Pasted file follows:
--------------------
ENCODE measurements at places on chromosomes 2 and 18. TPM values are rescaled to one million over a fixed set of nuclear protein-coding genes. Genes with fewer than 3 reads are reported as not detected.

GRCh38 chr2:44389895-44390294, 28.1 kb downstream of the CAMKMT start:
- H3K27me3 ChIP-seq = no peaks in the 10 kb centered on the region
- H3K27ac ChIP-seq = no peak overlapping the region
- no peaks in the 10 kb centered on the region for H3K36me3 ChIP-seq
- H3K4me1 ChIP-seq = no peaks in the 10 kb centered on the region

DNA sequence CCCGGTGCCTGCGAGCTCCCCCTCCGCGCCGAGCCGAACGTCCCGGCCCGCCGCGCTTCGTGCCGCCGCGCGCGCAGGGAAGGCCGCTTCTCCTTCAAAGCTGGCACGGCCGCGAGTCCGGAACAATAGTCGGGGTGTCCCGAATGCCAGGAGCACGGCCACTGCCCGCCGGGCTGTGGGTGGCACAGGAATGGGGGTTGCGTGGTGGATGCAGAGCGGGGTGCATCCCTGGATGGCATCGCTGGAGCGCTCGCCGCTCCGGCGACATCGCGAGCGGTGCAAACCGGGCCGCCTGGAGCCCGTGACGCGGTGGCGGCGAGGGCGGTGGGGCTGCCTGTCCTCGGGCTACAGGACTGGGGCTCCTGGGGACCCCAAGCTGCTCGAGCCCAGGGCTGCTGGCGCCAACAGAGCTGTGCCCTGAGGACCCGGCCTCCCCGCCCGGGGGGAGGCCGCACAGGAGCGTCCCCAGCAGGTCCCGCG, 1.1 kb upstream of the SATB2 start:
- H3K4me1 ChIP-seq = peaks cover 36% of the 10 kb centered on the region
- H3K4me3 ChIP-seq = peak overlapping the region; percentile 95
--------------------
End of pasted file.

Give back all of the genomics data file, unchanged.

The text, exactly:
ENCODE measurements at places on chromosomes 2 and 18. TPM values are rescaled to one million over a fixed set of nuclear protein-coding genes. Genes with fewer than 3 reads are reported as not detected.

GRCh38 chr2:44389895-44390294, 28.1 kb downstream of the CAMKMT start:
- H3K27me3 ChIP-seq = no peaks in the 10 kb centered on the region
- H3K27ac ChIP-seq = no peak overlapping the region
- no peaks in the 10 kb centered on the region for H3K36me3 ChIP-seq
- H3K4me1 ChIP-seq = no peaks in the 10 kb centered on the region

DNA sequence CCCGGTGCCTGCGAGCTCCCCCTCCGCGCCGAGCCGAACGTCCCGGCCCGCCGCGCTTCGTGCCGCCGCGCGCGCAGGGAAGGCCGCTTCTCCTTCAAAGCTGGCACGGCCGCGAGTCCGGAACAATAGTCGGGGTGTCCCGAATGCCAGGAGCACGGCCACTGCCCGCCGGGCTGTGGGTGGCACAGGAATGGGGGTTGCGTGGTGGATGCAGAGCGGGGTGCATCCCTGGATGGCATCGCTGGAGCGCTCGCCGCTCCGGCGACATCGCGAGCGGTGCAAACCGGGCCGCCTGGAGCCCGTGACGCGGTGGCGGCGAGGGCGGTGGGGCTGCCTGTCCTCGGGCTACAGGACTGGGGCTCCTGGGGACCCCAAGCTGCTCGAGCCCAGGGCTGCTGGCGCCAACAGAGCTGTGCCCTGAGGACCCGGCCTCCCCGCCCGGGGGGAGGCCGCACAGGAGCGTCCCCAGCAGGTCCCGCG, 1.1 kb upstream of the SATB2 start:
- H3K4me1 ChIP-seq = peaks cover 36% of the 10 kb centered on the region
- H3K4me3 ChIP-seq = peak overlapping the region; percentile 95